A common challenge is the fact that most of the communities in Nigeria are undeserved by qualified professionals especially the veterinarians and in order to achieve a wider coverage and successful intervention, the need for Community-based Animal Health Workers (CAHWs) is paramount. CAHWs are members of the communities where interventions of the EU support to Livestock Disease surveillance (LIDISKI) project will be extended to. The CAHWs are selected using pre-identified criteria to ensure performance and recognition by community members as legitimate field actors. They are trained in good husbandry practices, basic animal healthcare procedures and surveillance activities with the help of the Veterinary Council of Nigeria. The CAHWs are equipped with licenses, basic kits and operate as animal healthcare service providers within the community. Nigeria recognizes CAHWs as support service providers. In some parts of Africa, CAHWs are most preferred as animal health service providers owing to their superior accessibility, availability, affordability and quality of their services. As most smallholder livestock farmers require professional services for their flocks, the trained CAHWs can undertake a limited range of animal healthcare tasks and help optimize production through disease prevention, in this case, Newcastle disease in poultry and PPR in small ruminants.
In the LIDISKI project CAHWs, will be responsible for vaccinating birds against Newcastle disease using thermostable NDi2 vaccine and the vaccination of small ruminants (sheep and goats) against pestes des petit ruminantes (PPR). They will also form the frontline actors in reporting suspected cases or outbreaks of the above-mentioned diseases.
A large percentage of the smallholder livestock farmer population is reached with the input of CAHWs who are equipped with basic kits for animal healthcare services including vaccination and treatment campaigns. The use of solar powered vaccine fridges and thermo-stable livestock vaccines have helped overcome vaccine integrity challenges and increased success rate of providing preventive services to animal diseases. Smallholder farmers can enjoy sustained access to veterinary services through the growing network of CAHWs across various geographical locations.

There are numerous contributions of the CAHWs within the animal health and husbandry value chain. One worthy of note is their role in the eradication of rinderpest, also known as cattle plague or steppe murrain through their aggressive involvement in mass vaccination of livestocks against the deadly disease in affected countries of Africa. The role of the CAHWs remains important for the reduction of losses in livestock production and promotion of national food security.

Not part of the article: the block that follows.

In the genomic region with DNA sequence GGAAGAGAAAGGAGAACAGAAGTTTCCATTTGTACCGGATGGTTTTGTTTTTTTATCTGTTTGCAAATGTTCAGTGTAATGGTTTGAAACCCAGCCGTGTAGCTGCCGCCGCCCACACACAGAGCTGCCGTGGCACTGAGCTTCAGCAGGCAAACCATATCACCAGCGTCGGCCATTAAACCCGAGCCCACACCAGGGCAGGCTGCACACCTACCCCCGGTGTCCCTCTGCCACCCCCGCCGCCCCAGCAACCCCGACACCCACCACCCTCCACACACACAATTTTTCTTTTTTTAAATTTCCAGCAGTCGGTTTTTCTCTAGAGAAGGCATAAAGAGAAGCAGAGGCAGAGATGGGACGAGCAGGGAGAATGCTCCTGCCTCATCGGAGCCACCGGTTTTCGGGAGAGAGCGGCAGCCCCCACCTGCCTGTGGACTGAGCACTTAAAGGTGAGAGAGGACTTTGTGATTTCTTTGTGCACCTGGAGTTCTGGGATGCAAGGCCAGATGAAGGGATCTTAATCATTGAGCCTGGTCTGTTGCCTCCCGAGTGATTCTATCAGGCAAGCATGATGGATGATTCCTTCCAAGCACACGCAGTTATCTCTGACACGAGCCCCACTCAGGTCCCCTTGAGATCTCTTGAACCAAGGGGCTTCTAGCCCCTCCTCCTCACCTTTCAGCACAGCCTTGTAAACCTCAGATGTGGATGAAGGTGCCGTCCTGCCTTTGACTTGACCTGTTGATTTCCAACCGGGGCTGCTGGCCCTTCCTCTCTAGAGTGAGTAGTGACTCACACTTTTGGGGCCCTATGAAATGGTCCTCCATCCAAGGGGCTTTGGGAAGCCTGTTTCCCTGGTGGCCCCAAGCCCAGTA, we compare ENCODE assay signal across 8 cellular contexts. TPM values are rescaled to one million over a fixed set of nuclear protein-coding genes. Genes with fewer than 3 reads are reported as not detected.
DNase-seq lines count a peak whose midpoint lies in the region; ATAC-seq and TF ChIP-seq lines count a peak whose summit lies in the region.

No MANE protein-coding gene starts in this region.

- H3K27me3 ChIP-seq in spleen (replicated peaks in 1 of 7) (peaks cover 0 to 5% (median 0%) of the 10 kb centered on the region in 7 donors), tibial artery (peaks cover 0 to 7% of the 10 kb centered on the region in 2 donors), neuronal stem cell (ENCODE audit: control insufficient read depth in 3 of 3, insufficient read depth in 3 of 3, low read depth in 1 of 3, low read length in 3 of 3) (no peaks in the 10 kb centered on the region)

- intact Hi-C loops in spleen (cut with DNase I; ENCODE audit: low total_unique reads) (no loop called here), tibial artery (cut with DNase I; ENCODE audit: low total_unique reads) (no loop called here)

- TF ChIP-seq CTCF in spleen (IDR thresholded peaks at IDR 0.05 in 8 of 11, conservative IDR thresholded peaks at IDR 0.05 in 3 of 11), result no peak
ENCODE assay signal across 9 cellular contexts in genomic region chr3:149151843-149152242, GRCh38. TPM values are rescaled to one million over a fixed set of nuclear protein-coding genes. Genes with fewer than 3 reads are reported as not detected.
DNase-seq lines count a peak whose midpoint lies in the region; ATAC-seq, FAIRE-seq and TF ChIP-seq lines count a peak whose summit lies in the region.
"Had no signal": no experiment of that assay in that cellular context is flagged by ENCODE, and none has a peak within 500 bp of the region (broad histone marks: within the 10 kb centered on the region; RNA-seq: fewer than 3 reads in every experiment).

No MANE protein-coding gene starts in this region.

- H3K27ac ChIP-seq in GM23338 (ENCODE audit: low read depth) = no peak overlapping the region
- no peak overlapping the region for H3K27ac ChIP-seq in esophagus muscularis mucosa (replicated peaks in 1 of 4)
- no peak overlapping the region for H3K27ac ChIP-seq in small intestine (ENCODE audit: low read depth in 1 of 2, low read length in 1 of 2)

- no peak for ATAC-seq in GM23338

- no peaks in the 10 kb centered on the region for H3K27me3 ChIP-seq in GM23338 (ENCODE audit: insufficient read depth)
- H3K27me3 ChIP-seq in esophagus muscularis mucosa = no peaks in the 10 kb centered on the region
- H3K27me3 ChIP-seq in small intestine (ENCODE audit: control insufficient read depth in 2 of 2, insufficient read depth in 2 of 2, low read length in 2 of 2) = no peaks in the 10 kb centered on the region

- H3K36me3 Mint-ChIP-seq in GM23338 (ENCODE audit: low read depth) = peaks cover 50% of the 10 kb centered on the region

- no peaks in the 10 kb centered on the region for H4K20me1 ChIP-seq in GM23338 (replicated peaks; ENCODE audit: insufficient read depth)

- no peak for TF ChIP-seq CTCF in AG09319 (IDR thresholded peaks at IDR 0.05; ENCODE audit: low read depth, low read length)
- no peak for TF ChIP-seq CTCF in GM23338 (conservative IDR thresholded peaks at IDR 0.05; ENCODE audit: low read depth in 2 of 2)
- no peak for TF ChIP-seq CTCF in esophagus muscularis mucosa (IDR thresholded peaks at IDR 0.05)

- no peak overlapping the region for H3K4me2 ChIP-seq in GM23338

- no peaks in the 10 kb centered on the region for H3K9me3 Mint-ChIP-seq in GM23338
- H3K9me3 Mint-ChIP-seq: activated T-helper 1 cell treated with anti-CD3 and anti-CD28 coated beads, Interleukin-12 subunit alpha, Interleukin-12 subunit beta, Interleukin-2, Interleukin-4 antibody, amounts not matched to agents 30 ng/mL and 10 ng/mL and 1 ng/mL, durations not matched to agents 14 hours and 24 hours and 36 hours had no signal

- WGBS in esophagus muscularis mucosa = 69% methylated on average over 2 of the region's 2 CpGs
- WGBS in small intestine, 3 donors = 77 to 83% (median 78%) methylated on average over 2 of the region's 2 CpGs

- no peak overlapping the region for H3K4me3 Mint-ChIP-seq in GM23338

In perspective, CAHWs have been known to provide proven impacts through their inputs including:

  • Reduction in number of disease outbreaks
  • reduced mortality of sick animals and mortality during crises
  • increased productivity and fertility of animals
  • secured income of farmers through keeping animals in good health
  • Improved food security and nutrition of livestock keeping communities
  • better management of animal health, animal welfare and safety/hygiene of animal-sourced food.
  • prevention and control of animal diseases of public health importance

References

FAO 2018. Community-Based Animal Health Workers (CAHWs): Guardians for quality, localized animal health services in hard to reach livestock production systems. https://sustainabledevelopment.un.org/partnership/?p=29469
Galvmed 2019. Recognising the Vital Role of Community Animal Health Workers. https://www.galvmed.org/recognising-the-vital-role-of-community-animal-health-workers/
Regassa G., Tessema E., Buono N., Heine C. 2015. From the Community, For the Community. https://www.dandc.eu/en/article/why-community-based-animal-health-workers-are-indispensable-not-only-ethiopia